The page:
Komodo dragon – there are fewer than 1,000 left in the wild, living on a small island off Indonesia. They are the largest living lizard with males growing up to 3m in length and weighing up to 90kg.

This video is called Massive Lizards : Documentary on Giant Komodo Dragons.

Lemur leaf frog – Due to massive habitat loss and the effects of chytrid fungus, this species’ range and its population has declined by over 80 per cent in recent years. An adult lemur frog is only 3cm to 4cm long, it could fit on the end of your finger.

This video from England is called Andrew Gray, Curator of Herpetology at Manchester Museum talking about Lemur Leaf Frog conservation.

Morelet’s leaf frog – these striking lime-green frogs with a pink or orange underbelly are rapidly disappearing as their forest habitat is destroyed. They have incredible jet-black eyes with no discernable iris, and wide webbing between their toes which allows them to parachute between trees.

This video is called Morelet’s Tree Frog.

Mountain chicken – One of the largest frogs in the world, this Critically Endangered species came by the name because it is commonly hunted for food on the islands of Dominica and Monserrat in the Caribbean. Despite its name, it lives mainly in the lowlands.

This video is called Mountain Chicken.

Orange-tailed skink – These beautiful and highly endangered skinks were discovered on Flat Island in Mauritius in 1995 where they were being preyed upon by non-native introductions such as the Indian musk shrew. The species would now be extinct if it weren’t for the help of zoos.

Ploughshare tortoise – one of the rarest land tortoises in the world and a most sought after reptile in the illegal pet trade. This Critically Endangered tortoise is endemic to Madagascar and can live up to 100 years.

This video is called Ploughshare Tortoises, Madagascar.

Round island boa – the only snake in its genus, found only on one small island off Mauritius, where it is suffereing from loss of habitat. It is one of the very few snake species that can change its colour over a 24-hour period, being darker during the day and lighter at night.

This video is called Round Island Boa.

Sand lizard – although common in other parts of the world, this is one of the UK’s rarest lizards, protected here by law, as it is in most of Europe. It is restricted to sand dunes and lowland heaths in southern England.

This video is called Sand lizard (Lacerta agilis) – Life on the tree – Animalia Kingdom Show.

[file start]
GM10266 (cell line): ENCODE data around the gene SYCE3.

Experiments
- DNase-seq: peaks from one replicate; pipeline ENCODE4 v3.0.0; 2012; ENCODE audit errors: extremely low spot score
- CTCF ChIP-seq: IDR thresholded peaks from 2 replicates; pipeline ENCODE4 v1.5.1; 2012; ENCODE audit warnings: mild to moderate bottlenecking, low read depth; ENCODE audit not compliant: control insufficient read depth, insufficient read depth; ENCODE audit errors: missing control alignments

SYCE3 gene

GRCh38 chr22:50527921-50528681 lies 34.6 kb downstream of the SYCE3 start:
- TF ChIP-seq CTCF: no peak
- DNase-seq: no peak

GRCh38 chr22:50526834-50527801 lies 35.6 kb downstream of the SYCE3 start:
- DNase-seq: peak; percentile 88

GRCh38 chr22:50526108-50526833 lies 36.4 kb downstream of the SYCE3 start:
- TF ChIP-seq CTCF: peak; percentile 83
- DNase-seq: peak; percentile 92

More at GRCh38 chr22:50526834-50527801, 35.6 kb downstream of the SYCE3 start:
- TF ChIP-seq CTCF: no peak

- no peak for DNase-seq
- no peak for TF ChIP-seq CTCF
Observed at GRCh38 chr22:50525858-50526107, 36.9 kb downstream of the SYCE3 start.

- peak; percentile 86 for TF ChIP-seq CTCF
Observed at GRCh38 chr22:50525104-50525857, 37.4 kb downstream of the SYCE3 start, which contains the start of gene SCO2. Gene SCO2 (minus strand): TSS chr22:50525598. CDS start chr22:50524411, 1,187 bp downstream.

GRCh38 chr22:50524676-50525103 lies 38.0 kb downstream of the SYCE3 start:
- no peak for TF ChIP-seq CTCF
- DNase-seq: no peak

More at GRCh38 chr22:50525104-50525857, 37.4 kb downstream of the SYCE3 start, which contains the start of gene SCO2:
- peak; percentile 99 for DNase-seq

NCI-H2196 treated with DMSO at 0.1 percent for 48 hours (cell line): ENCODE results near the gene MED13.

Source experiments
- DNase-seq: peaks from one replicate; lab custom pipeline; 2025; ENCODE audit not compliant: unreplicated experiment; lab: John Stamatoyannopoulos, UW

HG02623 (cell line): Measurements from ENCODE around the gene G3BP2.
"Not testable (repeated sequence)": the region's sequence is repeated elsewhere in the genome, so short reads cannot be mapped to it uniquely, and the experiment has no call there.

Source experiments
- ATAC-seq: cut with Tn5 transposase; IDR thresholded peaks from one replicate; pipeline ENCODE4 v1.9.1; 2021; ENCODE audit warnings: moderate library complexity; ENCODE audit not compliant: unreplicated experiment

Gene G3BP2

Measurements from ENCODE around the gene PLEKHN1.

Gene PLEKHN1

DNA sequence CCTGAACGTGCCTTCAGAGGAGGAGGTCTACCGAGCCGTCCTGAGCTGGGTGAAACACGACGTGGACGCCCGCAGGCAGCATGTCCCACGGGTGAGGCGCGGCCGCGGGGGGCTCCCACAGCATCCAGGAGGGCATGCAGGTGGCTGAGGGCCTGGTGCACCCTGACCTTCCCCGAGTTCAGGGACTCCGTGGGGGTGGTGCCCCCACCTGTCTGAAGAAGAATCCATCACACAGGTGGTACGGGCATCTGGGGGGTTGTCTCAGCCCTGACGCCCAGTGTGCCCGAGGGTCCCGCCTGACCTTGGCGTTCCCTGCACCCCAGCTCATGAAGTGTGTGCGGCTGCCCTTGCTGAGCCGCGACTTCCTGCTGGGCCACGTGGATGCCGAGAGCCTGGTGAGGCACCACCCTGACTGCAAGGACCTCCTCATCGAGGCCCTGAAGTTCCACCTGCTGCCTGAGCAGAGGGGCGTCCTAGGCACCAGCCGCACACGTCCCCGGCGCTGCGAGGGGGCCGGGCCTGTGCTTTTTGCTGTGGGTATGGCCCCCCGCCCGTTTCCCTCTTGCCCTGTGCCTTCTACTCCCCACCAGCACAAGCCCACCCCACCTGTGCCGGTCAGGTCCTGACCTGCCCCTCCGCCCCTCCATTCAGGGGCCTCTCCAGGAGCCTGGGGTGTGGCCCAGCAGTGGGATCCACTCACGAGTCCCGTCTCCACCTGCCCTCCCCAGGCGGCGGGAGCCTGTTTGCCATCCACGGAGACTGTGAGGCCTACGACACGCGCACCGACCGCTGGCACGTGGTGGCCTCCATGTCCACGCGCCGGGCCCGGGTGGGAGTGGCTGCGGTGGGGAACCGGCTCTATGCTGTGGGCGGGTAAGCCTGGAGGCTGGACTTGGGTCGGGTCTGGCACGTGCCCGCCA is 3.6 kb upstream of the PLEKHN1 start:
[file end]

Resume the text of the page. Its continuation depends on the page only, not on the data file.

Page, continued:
Wall lizard on Texel island


This is a wall lizard video from Italy.

Translated from Ecomare museum on Texel island in the Netherlands:

Lizard discovered on Texel – 26-08-14

There are no lizards on Texel. So, Texel man Hans van Garderen looked surprised when he found one in his home in Den Burg town. The animal was missing part of his tail, but looked healthy overall. He sent pictures of his special discovery to Ecomare biologist Pierre Bonnet. To find out which type it was precisely, Bonnet asked experts in the field of reptiles. According to RAVON staff member Annemarie van Diepenbeek it’s probably a young wall lizard.

Stony environment

Wall lizards are found in rocky environments in France and neighboring countries in southern Europe. In the Netherlands this species lives in one place, in Maastricht. Texel is not a suitable habitat for a wall lizard. They love a stony environment and not all that sand! Sand lizards do live on Terschelling and Vlieland, and on Terschelling, also the viviparous lizard. These species would also be able to live on Texel, but then you would expect them in the dunes, not in a house in Den Burg!

Alone or more of them

To find out whether this is a lone adventurer or whether there might be a population living on the island, Pierre advised Hans to also look in the garden. Among the stones he turned were there plenty of smooth newts, but no lizards. How the wall lizard came to Den Burg is unknown. It was probably taken along by people accidentally. Maybe it hitched a ride from a French campsite.

Mozambique reef sharks, new research


This video says about itself:

23 May 2014

In this new Shark Academy, Jonathan Bird explores the Gray Reef Shark, a small feisty shark that is one of the most common in the tropical Pacific. It’s also the species most well known for agonistic displays.